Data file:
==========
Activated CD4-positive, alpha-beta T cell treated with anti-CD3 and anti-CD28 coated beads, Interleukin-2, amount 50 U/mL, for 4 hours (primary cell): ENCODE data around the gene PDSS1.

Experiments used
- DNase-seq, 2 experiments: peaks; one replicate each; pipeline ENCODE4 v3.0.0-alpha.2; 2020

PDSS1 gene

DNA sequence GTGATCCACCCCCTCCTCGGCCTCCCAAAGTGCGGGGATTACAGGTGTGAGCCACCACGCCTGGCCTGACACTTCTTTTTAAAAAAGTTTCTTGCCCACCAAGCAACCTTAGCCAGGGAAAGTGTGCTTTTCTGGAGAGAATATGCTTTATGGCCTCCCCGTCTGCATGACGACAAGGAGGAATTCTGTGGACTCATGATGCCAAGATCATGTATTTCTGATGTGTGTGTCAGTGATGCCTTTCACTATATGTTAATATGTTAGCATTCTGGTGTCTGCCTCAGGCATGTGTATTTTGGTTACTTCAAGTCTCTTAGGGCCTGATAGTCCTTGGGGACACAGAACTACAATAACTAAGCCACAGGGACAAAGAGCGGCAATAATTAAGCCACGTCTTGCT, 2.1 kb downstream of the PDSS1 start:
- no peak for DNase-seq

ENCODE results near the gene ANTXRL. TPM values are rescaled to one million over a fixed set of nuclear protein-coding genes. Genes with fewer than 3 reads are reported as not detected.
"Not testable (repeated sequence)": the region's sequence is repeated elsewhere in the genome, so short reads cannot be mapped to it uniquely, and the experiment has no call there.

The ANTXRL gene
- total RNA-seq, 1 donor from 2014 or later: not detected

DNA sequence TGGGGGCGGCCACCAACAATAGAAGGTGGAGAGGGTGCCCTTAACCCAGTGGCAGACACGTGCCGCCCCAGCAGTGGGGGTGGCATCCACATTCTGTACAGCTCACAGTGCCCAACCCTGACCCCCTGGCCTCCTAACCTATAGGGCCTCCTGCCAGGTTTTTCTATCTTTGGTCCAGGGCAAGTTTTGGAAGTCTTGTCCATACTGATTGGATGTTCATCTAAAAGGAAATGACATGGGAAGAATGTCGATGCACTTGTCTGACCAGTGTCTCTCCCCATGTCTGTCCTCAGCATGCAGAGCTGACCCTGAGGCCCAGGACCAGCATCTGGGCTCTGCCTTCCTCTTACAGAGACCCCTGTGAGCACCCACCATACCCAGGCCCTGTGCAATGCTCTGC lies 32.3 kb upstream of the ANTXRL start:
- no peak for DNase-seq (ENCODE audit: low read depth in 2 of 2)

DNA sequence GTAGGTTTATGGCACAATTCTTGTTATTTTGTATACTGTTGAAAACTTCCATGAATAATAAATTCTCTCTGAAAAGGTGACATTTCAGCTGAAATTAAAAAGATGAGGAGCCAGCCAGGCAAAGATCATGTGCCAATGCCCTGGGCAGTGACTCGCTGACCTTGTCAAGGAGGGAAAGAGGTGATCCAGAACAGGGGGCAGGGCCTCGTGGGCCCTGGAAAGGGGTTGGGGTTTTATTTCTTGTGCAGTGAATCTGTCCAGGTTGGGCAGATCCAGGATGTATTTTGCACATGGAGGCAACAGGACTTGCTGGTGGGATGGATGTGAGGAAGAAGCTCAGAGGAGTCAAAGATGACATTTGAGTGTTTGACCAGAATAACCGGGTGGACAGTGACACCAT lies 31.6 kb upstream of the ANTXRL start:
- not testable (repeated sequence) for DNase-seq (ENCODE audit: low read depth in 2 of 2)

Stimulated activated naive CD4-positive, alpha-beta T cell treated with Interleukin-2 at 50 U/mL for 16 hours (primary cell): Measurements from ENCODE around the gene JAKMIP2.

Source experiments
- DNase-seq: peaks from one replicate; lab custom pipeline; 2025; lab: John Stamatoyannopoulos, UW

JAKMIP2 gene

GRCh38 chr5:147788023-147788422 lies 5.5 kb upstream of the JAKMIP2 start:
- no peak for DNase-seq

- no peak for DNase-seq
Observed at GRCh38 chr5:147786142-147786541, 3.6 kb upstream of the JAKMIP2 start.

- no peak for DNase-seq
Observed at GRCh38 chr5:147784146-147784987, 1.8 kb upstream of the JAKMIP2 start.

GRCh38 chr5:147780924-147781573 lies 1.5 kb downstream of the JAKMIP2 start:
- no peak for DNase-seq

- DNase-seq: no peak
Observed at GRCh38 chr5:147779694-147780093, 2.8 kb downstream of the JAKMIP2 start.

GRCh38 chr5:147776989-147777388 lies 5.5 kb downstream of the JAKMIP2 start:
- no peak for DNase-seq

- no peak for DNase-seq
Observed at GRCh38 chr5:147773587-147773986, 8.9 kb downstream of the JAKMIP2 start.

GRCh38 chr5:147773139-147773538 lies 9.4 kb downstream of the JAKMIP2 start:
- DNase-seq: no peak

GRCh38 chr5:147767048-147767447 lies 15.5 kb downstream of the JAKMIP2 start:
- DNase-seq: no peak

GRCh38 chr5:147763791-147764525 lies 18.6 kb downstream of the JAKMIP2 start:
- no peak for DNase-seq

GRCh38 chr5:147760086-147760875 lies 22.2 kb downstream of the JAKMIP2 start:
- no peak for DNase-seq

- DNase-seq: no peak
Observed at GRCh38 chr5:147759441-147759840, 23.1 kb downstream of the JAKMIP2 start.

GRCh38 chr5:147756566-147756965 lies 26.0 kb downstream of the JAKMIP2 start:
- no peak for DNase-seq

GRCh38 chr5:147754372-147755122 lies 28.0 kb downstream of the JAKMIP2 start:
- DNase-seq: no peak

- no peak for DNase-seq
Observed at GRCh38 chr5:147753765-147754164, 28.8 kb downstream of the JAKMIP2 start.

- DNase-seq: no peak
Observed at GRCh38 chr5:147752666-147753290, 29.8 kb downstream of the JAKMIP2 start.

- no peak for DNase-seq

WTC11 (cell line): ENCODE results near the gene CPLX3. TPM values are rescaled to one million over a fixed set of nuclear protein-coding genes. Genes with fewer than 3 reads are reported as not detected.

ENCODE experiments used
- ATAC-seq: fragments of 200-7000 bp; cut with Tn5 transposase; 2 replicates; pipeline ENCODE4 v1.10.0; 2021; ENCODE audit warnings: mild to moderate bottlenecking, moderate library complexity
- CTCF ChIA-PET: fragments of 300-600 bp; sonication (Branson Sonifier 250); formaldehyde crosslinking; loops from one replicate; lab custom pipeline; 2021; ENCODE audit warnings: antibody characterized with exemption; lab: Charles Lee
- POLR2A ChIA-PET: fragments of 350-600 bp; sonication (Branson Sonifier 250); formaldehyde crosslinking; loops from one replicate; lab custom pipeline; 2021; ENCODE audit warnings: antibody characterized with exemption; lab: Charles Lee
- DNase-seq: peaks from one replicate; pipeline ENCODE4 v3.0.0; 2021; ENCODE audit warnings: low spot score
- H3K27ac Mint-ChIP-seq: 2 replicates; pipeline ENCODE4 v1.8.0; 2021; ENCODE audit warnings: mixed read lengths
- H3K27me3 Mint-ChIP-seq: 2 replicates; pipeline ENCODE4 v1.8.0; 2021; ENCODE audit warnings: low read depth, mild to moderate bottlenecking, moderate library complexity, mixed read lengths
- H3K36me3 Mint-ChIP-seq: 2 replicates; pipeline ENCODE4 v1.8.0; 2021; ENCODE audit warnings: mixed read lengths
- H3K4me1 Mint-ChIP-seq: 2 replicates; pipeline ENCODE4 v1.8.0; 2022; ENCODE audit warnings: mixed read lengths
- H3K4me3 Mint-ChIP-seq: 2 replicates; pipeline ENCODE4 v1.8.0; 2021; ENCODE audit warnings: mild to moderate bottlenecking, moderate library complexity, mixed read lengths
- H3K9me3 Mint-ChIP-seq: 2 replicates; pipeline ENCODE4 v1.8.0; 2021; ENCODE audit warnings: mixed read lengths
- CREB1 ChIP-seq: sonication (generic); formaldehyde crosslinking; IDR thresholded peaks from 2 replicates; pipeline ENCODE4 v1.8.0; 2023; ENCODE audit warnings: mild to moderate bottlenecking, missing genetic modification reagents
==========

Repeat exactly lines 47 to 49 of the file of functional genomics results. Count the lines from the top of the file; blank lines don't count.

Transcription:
- no peak for DNase-seq
Observed at GRCh38 chr5:147753765-147754164, 28.8 kb downstream of the JAKMIP2 start.

- DNase-seq: no peak